Experiment: For DEILD, what you want is to wake up from a dream without moving or opening your eyes. This isn't exactly easy to do, but that's where IF, WHEN, THEN comes in. Before falling asleep, you program yourself: "IF I'm waking up from a dream in the morning, and I'm feeling comfortable, THEN I will stay still and go back into the dream."

      Hypothesis: IF, WHEN, THEN should theoretically work better than a standard mantra because it uses association and time instead of simple rote repetition. Actually repetition is not something to rely greatly on, without association the brain will simply ignore your mantra even if you repeat it 100 times. Whereas with associations even once can be enough.


      -----------------------------------------


      Truism: I think we're all already aware that mindfulness / awareness is important for lucidity (in real life too, not just in dreams). Buddhist breath meditation is an easy and direct way of improving mindfulness, you can find the instructions in the short book Mindfulness in Plain English.

      ahandfulofleaves.org/documents/Mindfulness%20in%20Plain%20English_Gunaratana.pdf

      Experiment: Do the meditation first thing in the morning and before bed for 10-20 minutes. Practise noticing when you're stuck inside your thoughts, or daydreams, during the day.

      Hypothesis: Reach enlightenment. Oh and also more lucid dreams, probably. If you can notice when you're daydreaming then you're already half-way there to noticing when you're nightdreaming.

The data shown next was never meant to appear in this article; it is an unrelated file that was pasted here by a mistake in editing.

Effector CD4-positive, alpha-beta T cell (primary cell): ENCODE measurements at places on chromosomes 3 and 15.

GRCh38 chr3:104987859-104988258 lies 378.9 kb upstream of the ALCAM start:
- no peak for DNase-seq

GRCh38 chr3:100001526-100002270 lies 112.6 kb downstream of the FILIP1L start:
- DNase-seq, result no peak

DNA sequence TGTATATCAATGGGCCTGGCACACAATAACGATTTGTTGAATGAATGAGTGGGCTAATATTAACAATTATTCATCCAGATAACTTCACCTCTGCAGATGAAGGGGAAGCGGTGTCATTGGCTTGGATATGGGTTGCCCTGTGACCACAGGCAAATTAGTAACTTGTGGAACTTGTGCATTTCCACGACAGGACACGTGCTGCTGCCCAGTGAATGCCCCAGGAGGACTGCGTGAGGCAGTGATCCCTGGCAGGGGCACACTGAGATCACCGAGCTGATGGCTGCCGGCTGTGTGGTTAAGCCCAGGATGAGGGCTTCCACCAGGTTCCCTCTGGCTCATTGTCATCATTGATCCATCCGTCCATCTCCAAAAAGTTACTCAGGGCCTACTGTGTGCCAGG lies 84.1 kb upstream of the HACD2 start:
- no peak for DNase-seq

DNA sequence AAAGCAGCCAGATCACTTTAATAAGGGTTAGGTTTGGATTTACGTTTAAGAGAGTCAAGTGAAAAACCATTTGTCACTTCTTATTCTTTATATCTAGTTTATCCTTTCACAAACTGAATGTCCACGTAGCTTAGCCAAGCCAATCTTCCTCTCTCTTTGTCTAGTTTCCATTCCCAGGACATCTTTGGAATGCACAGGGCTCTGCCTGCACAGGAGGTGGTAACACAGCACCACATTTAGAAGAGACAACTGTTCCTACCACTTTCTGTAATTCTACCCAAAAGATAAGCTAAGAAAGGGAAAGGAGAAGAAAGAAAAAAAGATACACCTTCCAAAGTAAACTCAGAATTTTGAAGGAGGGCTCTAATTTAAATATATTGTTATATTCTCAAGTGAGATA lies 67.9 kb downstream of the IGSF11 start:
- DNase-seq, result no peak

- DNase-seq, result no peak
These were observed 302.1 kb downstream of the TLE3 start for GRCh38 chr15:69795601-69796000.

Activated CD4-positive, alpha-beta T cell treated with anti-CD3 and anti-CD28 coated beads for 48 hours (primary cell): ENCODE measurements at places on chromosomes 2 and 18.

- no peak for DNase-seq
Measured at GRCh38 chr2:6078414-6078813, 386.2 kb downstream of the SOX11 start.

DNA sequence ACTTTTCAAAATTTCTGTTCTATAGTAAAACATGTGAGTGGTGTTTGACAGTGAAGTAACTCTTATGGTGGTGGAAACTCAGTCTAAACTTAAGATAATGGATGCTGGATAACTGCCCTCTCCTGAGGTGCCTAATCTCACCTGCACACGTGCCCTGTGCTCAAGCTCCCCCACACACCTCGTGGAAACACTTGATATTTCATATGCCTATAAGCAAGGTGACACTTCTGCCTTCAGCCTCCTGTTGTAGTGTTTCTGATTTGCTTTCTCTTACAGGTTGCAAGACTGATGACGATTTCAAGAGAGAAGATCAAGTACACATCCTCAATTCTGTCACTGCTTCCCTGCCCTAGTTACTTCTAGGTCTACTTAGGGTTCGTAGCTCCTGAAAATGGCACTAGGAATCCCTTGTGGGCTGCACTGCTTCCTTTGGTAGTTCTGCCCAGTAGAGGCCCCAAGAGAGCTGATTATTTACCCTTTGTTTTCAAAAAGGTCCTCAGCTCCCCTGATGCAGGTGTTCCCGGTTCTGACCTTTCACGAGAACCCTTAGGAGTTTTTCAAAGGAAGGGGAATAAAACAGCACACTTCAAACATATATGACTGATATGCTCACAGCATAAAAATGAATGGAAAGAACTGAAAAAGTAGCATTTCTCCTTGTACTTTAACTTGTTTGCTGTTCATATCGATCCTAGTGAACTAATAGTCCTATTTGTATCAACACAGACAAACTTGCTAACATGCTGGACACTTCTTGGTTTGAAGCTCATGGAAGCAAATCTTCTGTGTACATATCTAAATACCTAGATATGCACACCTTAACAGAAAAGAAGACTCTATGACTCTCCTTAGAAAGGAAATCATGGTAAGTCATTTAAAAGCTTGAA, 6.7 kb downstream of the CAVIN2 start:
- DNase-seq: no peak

Last edited by HumbleDreamer; 11-12-2021 at 02:54 AM. Reason: MERGED POST.. Please use the edit button- Humbledreamer DV MOD.
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      Quote Originally Posted by Memm View Post
      Thanks for the support. If "Am I dreaming?" makes you automatically answer the question, then try posing a different question such as "Could I be dreaming?", which to me sounds a bit more open-ended. But use whatever works for you.

      Our brain contains a conscious and unconscious model of the world, and language is how we express it. On the reverse side, what language we hear or use is also input for the brain. That's how hypnosis works, for example. So getting the input right is important, even if you're the one making that input.

      I've heard this from many people on here, but also from my own experience, but RCs have never made me lucid. Not once. I use RCs to check if I'm really dreaming (though after 10+ years of this I don't even need to, it's obvious when I'm dreaming), but they never MADE me lucid. What has made me lucid has always simply realising I might be in a dream, just that idea alone. RCs are just to make sure I don't jump off a roof in real life or something...
      You said it yourself, as soon as the idea "I could be dreaming" crosses your mind in a dream, you know you're dreaming. And it's the same way when waking, you know you are not dreaming. Unless you purposefully force ignorance. But I understand I misunderstood you in the first place. It's not that you prolong the "unknowing" before the answer, but it's that you continue the inquiry.